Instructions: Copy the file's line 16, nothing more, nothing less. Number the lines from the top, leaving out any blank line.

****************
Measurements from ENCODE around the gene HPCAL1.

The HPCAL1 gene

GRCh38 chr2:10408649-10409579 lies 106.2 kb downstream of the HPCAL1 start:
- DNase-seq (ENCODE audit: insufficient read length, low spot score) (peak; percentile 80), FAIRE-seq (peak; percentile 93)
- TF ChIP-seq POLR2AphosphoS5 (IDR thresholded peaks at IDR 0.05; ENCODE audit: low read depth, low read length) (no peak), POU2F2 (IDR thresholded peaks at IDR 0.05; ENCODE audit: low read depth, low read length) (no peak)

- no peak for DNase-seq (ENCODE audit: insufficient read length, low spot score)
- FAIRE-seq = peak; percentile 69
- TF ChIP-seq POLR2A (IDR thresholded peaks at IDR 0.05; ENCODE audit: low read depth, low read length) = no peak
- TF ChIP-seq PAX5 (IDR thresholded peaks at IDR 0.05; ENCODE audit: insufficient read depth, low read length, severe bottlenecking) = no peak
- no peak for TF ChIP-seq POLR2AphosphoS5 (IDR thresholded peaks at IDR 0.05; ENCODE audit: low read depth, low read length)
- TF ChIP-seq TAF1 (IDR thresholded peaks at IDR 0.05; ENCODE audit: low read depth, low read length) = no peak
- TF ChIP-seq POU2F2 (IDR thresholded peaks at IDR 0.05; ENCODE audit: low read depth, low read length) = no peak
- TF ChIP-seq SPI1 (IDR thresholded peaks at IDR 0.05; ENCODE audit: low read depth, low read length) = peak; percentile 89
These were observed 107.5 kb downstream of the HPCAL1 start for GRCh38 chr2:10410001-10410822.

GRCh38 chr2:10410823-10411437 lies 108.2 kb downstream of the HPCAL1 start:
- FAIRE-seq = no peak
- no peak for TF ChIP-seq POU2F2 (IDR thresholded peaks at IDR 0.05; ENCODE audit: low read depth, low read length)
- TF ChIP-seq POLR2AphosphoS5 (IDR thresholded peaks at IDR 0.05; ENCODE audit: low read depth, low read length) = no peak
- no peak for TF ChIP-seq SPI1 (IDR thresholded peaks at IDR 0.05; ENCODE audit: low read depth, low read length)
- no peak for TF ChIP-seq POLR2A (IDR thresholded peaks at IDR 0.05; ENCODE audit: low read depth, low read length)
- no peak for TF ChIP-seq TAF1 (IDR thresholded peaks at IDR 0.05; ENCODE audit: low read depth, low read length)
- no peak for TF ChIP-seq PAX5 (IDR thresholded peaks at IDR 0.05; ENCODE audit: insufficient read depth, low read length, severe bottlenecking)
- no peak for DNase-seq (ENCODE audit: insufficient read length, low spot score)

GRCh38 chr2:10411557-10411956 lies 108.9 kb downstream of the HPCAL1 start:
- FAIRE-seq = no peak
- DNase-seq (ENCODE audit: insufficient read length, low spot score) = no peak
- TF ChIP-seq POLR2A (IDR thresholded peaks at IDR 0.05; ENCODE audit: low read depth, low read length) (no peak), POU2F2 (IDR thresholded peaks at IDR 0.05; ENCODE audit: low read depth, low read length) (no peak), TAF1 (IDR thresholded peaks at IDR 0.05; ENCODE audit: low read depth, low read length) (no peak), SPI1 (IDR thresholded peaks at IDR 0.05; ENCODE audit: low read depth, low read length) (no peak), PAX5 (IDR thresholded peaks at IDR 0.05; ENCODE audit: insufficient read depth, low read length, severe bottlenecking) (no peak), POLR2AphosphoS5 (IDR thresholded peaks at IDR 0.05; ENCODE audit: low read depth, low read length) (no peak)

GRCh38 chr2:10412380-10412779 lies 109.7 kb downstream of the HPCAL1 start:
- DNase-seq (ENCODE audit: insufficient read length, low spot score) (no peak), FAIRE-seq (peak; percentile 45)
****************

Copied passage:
- FAIRE-seq = no peak